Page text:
5 December 2007
Since 1999, when the International Federation of Red Cross and Red Crescent Societies adopted its Volunteering Policy, significant progress has been made in the creation and implementation of National Society volunteer management policies. A just-published report indicates that today, about half of Red Cross and Red Crescent Societies have a national volunteer policy, while 43.5% have a volunteer development plan.
Initial assessments show that those which have adopted a volunteering policy demonstrate better recruitment and retention of volunteers. About half of the National Societies reported an increase in the number of volunteers over the past three years, 20% said the number had remained constant, and another 20% reported a drop. Nearly 60% of National Societies now have a volunteering database.
“It is essential that more resources are put in the recruitment, training, retention and recognition of our volunteers if we are to successfully carry out our humanitarian mission and our global commitments for the coming years,” stresses International Federation President Juan Manuel Suárez del Toro. “Volunteers and their unique reach into the communities, are at the heart of effective humanitarian assistance in emergencies and other crises. We must modernize our approach to volunteer management. It is encouraging to see the results Red Cross and Red Crescent volunteer management policies are producing.”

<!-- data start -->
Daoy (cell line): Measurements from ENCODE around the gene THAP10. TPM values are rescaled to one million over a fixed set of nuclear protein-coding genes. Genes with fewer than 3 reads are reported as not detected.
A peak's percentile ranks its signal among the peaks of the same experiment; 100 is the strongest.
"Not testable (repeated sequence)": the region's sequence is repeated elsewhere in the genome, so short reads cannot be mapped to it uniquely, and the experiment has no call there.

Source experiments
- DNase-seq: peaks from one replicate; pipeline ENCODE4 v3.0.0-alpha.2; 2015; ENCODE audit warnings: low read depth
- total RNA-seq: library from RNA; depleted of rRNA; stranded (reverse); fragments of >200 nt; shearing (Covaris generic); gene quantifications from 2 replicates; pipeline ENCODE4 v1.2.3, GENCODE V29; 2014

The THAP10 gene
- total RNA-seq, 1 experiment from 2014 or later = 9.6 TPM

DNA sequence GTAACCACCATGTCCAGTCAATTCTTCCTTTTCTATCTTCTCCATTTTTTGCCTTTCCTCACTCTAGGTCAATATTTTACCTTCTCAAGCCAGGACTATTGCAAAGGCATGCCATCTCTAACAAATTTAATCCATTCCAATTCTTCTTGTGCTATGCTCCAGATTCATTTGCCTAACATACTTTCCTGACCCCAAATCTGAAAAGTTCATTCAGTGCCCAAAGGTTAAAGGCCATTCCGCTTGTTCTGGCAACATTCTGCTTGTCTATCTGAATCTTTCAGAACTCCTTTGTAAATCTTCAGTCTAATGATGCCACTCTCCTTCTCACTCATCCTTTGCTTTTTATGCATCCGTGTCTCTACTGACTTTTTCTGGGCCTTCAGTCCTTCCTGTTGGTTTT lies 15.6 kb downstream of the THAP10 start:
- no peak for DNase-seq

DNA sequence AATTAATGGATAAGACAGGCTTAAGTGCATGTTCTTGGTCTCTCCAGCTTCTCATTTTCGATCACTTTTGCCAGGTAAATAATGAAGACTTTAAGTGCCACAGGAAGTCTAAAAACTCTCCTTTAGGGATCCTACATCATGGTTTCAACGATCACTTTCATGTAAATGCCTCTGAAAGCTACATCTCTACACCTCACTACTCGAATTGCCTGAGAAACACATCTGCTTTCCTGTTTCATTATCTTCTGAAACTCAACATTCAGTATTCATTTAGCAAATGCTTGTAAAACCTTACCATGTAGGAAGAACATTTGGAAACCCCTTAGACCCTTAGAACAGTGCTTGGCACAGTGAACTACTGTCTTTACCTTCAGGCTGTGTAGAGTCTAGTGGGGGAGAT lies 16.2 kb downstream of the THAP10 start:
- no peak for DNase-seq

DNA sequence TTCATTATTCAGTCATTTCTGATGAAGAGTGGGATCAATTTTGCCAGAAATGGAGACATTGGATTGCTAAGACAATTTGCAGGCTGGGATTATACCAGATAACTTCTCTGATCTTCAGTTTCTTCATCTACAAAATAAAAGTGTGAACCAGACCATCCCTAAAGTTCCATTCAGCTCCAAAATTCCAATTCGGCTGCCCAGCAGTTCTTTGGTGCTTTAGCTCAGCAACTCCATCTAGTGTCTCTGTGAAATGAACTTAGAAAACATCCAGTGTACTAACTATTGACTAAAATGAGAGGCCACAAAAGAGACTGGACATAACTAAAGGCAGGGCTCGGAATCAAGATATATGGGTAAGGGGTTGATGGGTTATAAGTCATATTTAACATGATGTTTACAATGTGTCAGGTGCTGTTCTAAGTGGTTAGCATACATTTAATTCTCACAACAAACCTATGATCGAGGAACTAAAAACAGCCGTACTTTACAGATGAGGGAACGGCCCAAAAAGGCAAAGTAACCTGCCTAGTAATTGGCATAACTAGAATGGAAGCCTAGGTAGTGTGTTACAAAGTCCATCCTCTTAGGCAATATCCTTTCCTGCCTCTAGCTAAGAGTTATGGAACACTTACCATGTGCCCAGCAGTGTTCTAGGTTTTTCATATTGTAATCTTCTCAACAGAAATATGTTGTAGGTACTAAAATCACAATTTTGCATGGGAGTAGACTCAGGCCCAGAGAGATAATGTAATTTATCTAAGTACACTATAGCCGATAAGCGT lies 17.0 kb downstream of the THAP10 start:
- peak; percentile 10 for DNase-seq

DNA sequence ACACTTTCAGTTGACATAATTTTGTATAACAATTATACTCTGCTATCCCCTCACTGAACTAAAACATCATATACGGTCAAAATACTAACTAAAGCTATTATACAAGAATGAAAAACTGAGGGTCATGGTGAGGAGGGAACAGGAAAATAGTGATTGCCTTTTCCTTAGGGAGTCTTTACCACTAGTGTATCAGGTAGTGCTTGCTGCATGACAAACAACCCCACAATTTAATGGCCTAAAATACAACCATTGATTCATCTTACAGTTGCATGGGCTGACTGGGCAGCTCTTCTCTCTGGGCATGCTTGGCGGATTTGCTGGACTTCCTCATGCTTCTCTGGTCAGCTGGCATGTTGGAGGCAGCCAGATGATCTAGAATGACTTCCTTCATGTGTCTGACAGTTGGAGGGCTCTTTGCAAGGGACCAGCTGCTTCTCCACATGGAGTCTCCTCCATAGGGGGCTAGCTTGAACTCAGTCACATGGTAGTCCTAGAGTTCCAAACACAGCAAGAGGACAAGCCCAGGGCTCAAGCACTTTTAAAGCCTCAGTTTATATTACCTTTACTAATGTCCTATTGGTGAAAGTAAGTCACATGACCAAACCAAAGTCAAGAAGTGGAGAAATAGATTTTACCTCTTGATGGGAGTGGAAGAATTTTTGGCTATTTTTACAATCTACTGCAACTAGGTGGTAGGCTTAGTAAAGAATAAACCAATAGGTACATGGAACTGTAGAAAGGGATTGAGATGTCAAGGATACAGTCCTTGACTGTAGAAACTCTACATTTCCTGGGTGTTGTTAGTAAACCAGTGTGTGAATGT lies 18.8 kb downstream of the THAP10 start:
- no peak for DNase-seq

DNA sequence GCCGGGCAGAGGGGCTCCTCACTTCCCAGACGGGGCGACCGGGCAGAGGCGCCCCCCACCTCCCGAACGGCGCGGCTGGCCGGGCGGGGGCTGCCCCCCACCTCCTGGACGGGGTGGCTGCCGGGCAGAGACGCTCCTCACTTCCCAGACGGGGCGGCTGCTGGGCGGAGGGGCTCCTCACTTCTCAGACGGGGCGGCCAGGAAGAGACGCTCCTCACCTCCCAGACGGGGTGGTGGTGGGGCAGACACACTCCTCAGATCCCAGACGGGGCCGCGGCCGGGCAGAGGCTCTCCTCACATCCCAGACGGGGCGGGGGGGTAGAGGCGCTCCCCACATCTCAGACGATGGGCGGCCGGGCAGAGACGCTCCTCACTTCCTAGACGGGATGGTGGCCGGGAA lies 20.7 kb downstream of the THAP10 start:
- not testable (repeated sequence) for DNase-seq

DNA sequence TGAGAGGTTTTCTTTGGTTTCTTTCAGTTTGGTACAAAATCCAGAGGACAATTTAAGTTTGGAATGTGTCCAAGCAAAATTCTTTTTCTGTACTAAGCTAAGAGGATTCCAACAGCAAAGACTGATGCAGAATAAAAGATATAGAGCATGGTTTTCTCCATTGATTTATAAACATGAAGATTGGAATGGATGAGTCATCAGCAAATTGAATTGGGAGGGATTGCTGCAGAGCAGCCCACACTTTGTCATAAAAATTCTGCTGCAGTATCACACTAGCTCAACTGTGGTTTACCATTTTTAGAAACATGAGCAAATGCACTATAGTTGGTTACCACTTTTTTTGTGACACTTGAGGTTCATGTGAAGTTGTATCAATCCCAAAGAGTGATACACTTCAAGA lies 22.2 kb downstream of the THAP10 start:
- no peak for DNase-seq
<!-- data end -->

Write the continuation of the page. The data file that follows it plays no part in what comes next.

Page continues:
More than half of active Red Cross and Red Crescent volunteers are under 30 years old and many National Societies are testing new approaches to attract and retain volunteers, including recruitment and volunteering via the Internet. The Republic of Korea Red Cross, for example, has an Internet recruitment programme. The web page contains the users’ profiles, to make it easy to match people to tasks, and candidates are interviewed face-to-face by the nearest branch.
“Voluntary service is one of our Fundamental Principles and it is based on action which is not prompted in any manner by desire for gain. We must take sustainable measures to better support, train and guide our volunteers, to ensure we can pursue our global action to help millions of vulnerable people who count on us every year for vital assistance, because volunteer management requires time, effort, commitment and resources,” President Suárez del Toro underlined.
The Federation progress report, entitled “Taking volunteers seriously”, covers a series of issues linked to successful volunteering policies, including recruitment, retention, recognition, training, health and safety, involvement in decision-making, new forms of volunteering, networking and peer support, as well as suitable legislation to promote and support volunteering.
Since the UN declared 2001 the International Year of Volunteers, volunteer management practices have improved around the world, with many governments passing legislation to define and improve volunteer service. The International Federation has been working closely with several partners, including the United Nations Volunteers programme and the Inter-Parliamentary Union, to improve volunteer management around the world. On World Volunteer Day, Red Cross and Red Crescent Societies around the world honour the essential work of their volunteers.
For further information, or to set up interviews, please contact: Marie-Françoise Borel, Information Officer Tel. + 41 22 730 43 46 / + 41 79 217 33 45 Media Service Duty Phone Tel: + 41 79 416 38 81